Study: Hits to head may cause CTE even without concussions

New research out of Boston University's CTE Center suggests that smaller blows to one's head—hits that fail to register any symptoms of a concussion—can also or may be the cause of the neurodegenerative disease CTE.

These researchers studied the brains of four teenage athletes who suffered brain injuries at varying points in time before their deaths and the damaged brains of mice. The researchers hypothesized that damaged blood vessels leaking into brain tissue may cause early CTE.

Dr. Derek Chong, the vice chair of Lenox Hill Hospital's Neurology Department, said researchers are getting closer to really understanding CTE but are not very close to being able to do something about it. Chong said that even if sub-concussive hits may cause CTE, how hard of a hit a brain can withstand without risking CTE still remains a mystery—and likely varies from brain to brain.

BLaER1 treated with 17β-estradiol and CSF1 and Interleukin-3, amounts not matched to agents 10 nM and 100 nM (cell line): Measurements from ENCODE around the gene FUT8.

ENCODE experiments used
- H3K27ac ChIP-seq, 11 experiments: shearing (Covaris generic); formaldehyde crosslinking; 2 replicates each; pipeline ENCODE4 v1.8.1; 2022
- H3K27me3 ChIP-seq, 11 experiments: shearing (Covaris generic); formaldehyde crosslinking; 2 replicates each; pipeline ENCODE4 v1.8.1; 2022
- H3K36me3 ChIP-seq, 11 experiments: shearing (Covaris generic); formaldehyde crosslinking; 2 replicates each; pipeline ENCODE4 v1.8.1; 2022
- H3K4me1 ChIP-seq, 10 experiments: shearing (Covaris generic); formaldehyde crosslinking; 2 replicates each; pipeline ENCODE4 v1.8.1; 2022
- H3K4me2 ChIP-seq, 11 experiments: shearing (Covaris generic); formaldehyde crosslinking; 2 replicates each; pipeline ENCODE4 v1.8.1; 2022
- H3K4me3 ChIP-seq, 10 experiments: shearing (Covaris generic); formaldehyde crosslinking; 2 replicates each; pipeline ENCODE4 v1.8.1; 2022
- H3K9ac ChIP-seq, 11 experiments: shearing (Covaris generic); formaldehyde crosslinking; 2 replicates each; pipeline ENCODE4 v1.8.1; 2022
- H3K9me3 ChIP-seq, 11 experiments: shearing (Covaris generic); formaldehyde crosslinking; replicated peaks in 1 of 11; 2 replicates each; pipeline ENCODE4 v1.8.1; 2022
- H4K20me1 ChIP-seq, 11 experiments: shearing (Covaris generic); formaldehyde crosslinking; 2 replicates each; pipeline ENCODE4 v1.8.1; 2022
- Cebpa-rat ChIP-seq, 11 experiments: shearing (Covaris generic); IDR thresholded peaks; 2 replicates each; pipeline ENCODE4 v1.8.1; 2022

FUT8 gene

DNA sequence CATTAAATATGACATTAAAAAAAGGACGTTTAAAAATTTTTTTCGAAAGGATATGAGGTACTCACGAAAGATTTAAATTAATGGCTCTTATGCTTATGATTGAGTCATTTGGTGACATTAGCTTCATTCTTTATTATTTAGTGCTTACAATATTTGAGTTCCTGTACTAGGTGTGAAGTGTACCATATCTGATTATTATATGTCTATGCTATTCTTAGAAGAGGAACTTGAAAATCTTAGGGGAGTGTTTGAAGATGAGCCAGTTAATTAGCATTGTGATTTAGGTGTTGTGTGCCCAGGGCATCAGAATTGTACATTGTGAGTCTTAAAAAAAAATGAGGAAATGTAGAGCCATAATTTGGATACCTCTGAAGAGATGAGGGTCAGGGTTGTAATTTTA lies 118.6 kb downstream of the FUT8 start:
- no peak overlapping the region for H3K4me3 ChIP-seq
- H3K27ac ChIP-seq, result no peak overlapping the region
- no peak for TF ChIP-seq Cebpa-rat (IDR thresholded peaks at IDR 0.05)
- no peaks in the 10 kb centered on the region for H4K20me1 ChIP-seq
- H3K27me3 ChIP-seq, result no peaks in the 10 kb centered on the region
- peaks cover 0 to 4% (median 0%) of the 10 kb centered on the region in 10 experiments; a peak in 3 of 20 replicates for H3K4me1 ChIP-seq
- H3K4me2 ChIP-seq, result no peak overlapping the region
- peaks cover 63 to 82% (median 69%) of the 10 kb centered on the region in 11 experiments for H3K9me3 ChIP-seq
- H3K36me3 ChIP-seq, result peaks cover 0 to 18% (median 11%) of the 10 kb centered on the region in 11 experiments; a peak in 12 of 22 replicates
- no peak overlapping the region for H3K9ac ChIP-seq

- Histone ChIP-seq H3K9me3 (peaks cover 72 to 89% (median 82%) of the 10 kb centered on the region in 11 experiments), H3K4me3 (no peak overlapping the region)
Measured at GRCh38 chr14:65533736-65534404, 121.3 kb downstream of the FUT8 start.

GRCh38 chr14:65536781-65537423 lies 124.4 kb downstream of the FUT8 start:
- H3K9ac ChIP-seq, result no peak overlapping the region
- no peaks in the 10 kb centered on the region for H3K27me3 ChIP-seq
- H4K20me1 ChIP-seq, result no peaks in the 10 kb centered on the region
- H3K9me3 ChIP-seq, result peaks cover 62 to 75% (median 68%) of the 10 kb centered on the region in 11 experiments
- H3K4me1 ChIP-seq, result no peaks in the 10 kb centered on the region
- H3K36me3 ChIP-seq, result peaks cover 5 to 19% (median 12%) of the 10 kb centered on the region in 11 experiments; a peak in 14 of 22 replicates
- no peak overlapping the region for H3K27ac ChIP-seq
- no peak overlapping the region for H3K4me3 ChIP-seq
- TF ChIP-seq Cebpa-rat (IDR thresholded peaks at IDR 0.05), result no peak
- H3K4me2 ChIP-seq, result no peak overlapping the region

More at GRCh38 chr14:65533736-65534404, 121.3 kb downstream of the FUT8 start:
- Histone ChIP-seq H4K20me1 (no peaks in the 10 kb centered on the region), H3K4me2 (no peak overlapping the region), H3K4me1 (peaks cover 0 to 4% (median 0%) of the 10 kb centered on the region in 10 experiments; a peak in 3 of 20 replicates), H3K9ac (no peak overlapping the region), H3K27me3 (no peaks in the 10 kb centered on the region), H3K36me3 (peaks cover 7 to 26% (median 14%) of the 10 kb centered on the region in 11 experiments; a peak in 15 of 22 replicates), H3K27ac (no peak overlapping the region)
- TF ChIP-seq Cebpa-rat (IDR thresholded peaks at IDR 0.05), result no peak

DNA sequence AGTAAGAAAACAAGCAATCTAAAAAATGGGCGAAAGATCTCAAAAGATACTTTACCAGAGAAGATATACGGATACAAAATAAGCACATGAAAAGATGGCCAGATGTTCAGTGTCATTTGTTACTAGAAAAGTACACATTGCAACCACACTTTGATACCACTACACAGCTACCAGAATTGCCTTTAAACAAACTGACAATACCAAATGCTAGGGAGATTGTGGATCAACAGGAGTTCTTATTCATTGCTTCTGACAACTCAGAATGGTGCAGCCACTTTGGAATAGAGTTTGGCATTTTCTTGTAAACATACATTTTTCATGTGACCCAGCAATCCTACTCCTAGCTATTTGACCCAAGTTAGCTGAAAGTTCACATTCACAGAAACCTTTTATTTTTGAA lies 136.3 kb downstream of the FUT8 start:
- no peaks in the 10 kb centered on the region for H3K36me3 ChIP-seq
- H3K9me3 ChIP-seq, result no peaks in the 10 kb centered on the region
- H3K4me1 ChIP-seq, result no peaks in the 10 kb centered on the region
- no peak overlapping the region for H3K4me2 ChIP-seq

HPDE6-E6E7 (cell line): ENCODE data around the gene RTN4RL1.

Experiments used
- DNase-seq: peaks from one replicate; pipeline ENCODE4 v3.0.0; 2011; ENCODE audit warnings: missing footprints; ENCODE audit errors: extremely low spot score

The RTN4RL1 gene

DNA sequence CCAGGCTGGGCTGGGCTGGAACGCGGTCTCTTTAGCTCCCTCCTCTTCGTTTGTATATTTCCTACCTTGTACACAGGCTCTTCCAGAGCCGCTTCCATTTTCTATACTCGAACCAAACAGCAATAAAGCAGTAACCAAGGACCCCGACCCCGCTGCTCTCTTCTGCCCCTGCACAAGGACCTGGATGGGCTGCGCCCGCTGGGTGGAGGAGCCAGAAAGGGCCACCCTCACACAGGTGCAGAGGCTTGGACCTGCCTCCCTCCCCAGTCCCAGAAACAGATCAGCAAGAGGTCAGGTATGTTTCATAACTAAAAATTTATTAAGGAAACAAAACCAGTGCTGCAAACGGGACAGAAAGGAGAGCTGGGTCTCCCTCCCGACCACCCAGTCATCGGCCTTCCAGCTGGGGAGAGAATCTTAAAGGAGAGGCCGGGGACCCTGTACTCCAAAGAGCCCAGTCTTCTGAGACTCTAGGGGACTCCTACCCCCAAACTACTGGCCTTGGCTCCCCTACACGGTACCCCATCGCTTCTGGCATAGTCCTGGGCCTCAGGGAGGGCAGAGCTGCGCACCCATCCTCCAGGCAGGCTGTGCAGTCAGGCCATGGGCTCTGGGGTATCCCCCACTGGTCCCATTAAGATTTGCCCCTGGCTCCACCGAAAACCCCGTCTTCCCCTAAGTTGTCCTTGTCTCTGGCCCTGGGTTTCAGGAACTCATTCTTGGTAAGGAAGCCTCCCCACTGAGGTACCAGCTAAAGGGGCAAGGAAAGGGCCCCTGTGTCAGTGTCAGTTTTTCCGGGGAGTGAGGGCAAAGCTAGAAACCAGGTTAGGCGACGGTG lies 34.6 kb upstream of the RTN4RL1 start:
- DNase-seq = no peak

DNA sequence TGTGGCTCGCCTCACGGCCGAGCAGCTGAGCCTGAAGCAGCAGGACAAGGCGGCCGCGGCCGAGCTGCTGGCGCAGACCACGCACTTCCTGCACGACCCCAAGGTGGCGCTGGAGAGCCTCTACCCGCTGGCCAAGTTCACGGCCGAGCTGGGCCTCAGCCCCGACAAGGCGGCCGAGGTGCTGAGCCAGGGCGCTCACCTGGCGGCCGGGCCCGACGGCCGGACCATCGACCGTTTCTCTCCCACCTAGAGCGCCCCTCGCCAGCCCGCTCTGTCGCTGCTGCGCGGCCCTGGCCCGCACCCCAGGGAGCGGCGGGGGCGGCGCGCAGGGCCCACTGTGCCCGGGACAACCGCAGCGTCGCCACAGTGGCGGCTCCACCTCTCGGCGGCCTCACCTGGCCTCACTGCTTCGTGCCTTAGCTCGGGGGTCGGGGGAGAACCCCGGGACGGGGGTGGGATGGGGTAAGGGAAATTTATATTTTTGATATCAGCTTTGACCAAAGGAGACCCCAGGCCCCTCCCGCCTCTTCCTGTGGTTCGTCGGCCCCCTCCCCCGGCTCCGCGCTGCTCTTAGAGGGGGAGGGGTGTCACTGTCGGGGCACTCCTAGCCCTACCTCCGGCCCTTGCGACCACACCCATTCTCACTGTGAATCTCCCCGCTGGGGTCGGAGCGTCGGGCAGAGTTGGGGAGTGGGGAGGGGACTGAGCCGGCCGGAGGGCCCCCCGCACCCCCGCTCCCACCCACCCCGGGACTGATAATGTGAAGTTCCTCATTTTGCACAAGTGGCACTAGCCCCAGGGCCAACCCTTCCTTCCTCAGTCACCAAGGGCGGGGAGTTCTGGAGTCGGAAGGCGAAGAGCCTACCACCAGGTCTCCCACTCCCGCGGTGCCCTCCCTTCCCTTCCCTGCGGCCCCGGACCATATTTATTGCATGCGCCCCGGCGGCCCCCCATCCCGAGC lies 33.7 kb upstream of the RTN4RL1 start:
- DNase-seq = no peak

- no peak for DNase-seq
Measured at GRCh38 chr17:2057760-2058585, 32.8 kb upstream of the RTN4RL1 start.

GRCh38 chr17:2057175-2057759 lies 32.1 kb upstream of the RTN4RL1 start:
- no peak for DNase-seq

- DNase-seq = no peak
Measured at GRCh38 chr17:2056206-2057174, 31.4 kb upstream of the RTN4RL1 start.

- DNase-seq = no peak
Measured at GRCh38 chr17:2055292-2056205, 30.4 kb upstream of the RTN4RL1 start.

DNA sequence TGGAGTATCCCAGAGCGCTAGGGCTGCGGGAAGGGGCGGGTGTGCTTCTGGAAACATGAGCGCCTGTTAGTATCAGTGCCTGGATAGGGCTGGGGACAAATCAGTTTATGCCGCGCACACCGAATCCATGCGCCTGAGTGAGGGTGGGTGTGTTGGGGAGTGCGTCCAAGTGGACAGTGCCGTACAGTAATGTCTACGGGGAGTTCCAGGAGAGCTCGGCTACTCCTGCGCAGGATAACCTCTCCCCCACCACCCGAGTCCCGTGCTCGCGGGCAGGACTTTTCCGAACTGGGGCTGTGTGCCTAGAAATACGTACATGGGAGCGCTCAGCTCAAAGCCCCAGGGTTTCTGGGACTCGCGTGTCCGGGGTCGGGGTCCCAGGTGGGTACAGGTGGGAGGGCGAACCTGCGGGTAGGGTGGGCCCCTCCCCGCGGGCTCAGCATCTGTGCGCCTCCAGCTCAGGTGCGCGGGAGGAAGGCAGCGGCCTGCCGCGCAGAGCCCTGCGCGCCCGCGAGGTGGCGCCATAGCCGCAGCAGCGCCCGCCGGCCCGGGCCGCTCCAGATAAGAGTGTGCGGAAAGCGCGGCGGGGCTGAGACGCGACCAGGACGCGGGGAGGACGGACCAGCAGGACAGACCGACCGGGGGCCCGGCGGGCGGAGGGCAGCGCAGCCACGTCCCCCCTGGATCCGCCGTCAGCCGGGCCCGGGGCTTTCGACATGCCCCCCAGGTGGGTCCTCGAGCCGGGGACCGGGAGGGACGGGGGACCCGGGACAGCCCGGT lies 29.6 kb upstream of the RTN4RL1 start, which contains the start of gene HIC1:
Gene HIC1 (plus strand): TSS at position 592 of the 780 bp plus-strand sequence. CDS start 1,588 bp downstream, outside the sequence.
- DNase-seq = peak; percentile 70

In the study's final stage, researchers used computer models to find evidence that what causes a concussion may differ from what causes CTE.

"We may need to re-define what a concussion is or come up with another name for it to keep people safe," Chong said.

The researchers hypothesized their new findings might at least partially explain why 20 percent of those diagnosed with CTE has never suffered a diagnosed concussion.